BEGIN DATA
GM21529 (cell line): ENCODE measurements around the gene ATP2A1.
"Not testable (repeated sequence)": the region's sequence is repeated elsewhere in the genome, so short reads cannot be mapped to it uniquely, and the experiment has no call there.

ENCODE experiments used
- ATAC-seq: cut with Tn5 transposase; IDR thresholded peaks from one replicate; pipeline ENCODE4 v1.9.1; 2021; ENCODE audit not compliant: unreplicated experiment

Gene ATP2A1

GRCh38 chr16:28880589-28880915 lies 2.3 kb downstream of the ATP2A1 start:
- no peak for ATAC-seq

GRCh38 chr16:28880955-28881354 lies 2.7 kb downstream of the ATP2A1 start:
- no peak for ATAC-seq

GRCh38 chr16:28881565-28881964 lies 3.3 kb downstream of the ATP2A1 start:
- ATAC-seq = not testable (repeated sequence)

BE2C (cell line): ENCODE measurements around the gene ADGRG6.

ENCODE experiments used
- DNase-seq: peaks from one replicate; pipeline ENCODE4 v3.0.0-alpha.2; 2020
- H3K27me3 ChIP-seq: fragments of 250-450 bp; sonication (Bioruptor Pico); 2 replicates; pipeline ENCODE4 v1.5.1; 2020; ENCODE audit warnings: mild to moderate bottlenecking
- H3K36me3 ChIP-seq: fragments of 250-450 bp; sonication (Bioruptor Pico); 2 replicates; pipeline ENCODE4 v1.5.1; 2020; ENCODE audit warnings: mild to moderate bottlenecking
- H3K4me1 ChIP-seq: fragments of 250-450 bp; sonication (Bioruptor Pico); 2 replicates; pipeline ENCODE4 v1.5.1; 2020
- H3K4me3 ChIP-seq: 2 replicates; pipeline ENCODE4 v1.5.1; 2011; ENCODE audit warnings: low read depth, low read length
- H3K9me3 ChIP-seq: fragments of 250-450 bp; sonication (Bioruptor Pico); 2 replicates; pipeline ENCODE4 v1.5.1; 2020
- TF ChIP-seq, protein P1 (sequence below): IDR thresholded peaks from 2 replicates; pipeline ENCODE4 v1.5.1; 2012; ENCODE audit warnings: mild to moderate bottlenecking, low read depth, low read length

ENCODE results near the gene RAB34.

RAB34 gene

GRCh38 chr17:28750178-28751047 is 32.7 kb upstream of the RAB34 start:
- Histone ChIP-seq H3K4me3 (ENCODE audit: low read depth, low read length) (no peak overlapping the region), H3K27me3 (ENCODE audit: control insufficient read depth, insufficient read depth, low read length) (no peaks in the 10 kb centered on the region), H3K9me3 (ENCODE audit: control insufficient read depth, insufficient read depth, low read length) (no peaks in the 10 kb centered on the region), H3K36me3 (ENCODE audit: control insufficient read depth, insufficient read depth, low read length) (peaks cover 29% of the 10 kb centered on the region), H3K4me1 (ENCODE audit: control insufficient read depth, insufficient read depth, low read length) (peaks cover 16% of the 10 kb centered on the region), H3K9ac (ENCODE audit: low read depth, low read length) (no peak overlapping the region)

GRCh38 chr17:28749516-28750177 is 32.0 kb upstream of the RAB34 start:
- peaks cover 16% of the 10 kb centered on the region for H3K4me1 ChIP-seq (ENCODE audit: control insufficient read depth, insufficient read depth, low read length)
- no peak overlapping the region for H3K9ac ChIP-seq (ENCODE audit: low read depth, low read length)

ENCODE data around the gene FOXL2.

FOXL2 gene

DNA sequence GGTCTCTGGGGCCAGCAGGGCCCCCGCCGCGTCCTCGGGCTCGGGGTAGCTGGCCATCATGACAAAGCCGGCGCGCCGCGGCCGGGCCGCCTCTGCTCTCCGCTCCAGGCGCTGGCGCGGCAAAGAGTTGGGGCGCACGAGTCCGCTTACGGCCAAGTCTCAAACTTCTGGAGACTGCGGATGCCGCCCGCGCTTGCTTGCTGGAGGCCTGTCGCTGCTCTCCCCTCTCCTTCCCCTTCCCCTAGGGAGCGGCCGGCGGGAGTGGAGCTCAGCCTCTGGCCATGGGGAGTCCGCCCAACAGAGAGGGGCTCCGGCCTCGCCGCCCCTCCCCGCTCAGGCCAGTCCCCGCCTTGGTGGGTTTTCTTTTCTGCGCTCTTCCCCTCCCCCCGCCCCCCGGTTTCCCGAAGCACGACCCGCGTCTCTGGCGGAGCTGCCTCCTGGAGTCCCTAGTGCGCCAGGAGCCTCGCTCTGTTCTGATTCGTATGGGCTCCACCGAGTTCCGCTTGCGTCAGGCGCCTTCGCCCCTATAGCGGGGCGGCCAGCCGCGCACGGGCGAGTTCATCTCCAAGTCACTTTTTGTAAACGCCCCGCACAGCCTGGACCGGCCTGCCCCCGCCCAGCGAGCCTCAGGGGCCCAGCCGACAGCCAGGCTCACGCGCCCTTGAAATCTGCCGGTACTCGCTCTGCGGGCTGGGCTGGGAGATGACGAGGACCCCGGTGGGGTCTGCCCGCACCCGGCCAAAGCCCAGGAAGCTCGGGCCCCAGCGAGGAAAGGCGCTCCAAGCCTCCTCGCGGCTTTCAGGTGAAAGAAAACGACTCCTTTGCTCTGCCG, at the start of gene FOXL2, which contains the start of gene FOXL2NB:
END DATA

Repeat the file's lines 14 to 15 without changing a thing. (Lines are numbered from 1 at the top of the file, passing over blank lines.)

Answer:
- DNase-seq: peaks from one replicate; pipeline ENCODE4 v3.0.0-alpha.2; 2020
- H3K27me3 ChIP-seq: fragments of 250-450 bp; sonication (Bioruptor Pico); 2 replicates; pipeline ENCODE4 v1.5.1; 2020; ENCODE audit warnings: mild to moderate bottlenecking